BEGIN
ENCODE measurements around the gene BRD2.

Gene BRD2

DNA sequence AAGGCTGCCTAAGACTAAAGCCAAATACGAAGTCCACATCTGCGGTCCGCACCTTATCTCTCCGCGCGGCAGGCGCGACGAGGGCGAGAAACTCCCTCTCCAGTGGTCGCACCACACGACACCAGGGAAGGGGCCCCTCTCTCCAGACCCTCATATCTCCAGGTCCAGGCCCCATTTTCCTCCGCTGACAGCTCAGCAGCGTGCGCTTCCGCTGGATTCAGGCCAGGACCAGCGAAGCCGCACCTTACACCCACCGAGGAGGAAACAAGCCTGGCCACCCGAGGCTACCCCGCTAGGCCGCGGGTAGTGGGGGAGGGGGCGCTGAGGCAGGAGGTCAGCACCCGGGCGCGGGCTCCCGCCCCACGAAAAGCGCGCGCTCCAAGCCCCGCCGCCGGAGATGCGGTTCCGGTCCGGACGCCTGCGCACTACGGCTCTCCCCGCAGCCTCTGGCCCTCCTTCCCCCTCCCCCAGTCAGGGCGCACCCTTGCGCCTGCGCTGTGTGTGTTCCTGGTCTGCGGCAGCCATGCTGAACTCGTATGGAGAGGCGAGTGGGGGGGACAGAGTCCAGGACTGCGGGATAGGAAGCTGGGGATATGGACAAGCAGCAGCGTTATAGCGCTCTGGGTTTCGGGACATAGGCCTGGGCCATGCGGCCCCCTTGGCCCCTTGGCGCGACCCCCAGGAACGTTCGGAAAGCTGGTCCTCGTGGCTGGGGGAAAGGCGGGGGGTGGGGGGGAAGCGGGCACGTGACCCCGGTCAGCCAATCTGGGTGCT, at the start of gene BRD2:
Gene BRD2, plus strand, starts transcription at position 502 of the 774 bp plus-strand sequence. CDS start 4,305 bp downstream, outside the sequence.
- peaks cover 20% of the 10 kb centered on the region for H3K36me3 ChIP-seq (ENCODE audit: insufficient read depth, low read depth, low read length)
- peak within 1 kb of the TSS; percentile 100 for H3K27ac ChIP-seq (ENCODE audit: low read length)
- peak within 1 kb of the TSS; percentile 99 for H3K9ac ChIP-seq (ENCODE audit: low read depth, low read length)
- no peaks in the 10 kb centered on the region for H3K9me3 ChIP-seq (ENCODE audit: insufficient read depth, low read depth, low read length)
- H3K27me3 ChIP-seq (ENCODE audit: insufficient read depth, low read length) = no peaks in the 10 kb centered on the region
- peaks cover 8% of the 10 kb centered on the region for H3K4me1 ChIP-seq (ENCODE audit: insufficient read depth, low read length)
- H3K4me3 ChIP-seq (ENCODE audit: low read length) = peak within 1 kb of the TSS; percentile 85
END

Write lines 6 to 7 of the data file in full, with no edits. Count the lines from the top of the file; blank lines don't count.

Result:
- peak within 1 kb of the TSS; percentile 100 for H3K27ac ChIP-seq (ENCODE audit: low read length)
- peak within 1 kb of the TSS; percentile 99 for H3K9ac ChIP-seq (ENCODE audit: low read depth, low read length)